Senior officers of Manchester City Police are among an official party touring Piccadilly Gardens to survey the damage after the bombing of Manchester around the Christmas period of 1940.
During the nights running up to the holiday the city and surrounding areas faced repeated raids. Manchester Cathedral, the Palace Theatre, the Royal Exchange and the Free Trade Hall were among the buildings damaged.
Almost 700 died during the raids and thousands were left homeless.
Manchester City Police photographers worked throughout the war recording bomb damage, photographing casualties and documenting the work of the emergency services and armed forces.
The force’s wartime images, preserved in a series of bound albums, have remained largely unseen since the end of the war. They now form part of the collection of the Greater Manchester Police Museum and Archive and provide a fascinating look at life during one of the most difficult periods in the history of the city and region.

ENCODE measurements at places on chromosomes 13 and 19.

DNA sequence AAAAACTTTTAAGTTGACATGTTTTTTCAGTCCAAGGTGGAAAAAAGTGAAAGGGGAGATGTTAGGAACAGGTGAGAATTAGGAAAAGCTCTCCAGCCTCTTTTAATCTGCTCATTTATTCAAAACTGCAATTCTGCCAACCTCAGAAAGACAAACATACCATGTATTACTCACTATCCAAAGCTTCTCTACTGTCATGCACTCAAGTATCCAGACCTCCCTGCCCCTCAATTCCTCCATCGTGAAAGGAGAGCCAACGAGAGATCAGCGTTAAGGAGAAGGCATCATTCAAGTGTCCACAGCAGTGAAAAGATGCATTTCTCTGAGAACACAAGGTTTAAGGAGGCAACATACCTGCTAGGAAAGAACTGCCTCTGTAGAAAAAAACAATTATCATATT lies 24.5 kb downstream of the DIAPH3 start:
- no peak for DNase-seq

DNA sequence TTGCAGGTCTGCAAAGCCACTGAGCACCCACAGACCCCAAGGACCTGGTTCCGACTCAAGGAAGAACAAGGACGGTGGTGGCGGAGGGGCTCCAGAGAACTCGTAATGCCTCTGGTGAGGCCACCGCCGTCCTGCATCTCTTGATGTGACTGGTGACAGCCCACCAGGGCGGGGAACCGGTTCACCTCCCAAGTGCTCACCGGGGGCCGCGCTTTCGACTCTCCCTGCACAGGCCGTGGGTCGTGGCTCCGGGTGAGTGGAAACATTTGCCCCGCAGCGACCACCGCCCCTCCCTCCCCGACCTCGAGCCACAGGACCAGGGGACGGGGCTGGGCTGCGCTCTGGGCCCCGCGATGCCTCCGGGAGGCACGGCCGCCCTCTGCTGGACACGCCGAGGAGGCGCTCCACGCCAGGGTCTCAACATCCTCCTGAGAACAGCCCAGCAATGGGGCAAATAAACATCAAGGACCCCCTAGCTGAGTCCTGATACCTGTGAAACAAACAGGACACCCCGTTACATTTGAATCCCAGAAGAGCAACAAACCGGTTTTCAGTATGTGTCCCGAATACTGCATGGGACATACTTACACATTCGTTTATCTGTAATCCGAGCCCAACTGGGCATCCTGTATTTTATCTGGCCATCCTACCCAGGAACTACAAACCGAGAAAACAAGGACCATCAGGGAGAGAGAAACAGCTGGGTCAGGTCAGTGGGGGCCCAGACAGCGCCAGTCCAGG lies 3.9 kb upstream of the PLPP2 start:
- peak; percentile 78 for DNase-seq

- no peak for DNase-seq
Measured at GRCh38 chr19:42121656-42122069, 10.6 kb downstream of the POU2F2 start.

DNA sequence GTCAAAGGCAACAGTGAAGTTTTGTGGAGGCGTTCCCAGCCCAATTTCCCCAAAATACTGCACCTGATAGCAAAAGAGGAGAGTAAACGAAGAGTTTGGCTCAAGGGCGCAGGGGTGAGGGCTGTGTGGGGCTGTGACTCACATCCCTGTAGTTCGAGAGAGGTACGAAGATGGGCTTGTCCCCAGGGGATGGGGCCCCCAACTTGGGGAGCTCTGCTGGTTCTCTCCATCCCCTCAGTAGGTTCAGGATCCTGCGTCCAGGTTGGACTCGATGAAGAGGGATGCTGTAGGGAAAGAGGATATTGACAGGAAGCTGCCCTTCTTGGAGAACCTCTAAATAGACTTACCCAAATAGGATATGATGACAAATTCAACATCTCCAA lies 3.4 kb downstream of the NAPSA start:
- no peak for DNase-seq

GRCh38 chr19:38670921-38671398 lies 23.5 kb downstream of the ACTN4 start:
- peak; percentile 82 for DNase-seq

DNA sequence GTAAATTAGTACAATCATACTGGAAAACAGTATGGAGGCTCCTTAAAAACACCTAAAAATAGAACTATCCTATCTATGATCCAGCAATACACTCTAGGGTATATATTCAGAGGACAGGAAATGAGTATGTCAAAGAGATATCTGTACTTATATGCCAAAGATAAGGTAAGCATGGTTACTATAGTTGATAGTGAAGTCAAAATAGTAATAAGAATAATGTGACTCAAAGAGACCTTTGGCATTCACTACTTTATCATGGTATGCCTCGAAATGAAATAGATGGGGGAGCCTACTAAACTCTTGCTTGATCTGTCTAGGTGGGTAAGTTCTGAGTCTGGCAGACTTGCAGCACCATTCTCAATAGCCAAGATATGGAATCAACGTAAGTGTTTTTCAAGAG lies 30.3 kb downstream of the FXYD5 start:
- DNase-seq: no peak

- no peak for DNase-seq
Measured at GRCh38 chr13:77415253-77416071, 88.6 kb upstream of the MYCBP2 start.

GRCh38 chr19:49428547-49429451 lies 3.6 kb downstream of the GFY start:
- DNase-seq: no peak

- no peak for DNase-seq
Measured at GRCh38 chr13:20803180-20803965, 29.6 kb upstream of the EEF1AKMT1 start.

Vist Manchester City Police World War 2 Collection to view more of these historic images.
For more information please follow Greater Manchester Police Museum and Archives.
To find out more about Greater Manchester Police please visit our
You should call 101, the new national non-emergency number, to report crime and other concerns that do not require an emergency response.
Always call 999 in an emergency, such as when a crime is in progress, violence is being used or threatened or where there is danger to life.
You can also call anonymously with information about crime to Crimestoppers on 0800 555 111. Crimestoppers is an independent charity who will not want your name, just your information. Your call will not be traced or recorded and you do not have to go to court or give a statement.